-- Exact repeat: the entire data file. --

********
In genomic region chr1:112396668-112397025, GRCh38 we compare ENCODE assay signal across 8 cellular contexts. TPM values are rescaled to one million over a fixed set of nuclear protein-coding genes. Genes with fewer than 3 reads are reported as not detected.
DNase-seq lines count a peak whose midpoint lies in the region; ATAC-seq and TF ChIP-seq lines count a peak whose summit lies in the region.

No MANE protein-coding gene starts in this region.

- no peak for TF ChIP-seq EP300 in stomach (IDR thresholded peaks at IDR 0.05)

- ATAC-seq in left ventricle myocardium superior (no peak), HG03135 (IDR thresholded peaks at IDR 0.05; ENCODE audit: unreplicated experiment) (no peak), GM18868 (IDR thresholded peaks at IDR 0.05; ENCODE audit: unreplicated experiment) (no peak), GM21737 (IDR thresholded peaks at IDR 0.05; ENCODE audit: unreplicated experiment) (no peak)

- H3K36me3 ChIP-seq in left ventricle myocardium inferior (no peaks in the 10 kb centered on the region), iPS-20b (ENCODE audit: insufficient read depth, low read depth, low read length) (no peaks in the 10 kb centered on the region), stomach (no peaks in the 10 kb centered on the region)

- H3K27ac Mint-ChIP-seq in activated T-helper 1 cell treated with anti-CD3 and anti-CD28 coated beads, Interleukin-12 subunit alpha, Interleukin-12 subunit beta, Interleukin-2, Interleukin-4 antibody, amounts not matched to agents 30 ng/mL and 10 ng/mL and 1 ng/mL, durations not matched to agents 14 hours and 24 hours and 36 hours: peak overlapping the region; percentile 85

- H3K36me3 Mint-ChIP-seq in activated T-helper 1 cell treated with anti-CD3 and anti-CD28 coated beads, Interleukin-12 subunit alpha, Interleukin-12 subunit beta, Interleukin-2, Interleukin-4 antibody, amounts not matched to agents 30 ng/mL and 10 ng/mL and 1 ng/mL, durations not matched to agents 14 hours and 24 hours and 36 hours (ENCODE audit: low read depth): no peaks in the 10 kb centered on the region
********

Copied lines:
In genomic region chr1:112396668-112397025, GRCh38 we compare ENCODE assay signal across 8 cellular contexts. TPM values are rescaled to one million over a fixed set of nuclear protein-coding genes. Genes with fewer than 3 reads are reported as not detected.
DNase-seq lines count a peak whose midpoint lies in the region; ATAC-seq and TF ChIP-seq lines count a peak whose summit lies in the region.

No MANE protein-coding gene starts in this region.

- no peak for TF ChIP-seq EP300 in stomach (IDR thresholded peaks at IDR 0.05)

- ATAC-seq in left ventricle myocardium superior (no peak), HG03135 (IDR thresholded peaks at IDR 0.05; ENCODE audit: unreplicated experiment) (no peak), GM18868 (IDR thresholded peaks at IDR 0.05; ENCODE audit: unreplicated experiment) (no peak), GM21737 (IDR thresholded peaks at IDR 0.05; ENCODE audit: unreplicated experiment) (no peak)

- H3K36me3 ChIP-seq in left ventricle myocardium inferior (no peaks in the 10 kb centered on the region), iPS-20b (ENCODE audit: insufficient read depth, low read depth, low read length) (no peaks in the 10 kb centered on the region), stomach (no peaks in the 10 kb centered on the region)

- H3K27ac Mint-ChIP-seq in activated T-helper 1 cell treated with anti-CD3 and anti-CD28 coated beads, Interleukin-12 subunit alpha, Interleukin-12 subunit beta, Interleukin-2, Interleukin-4 antibody, amounts not matched to agents 30 ng/mL and 10 ng/mL and 1 ng/mL, durations not matched to agents 14 hours and 24 hours and 36 hours: peak overlapping the region; percentile 85

- H3K36me3 Mint-ChIP-seq in activated T-helper 1 cell treated with anti-CD3 and anti-CD28 coated beads, Interleukin-12 subunit alpha, Interleukin-12 subunit beta, Interleukin-2, Interleukin-4 antibody, amounts not matched to agents 30 ng/mL and 10 ng/mL and 1 ng/mL, durations not matched to agents 14 hours and 24 hours and 36 hours (ENCODE audit: low read depth): no peaks in the 10 kb centered on the region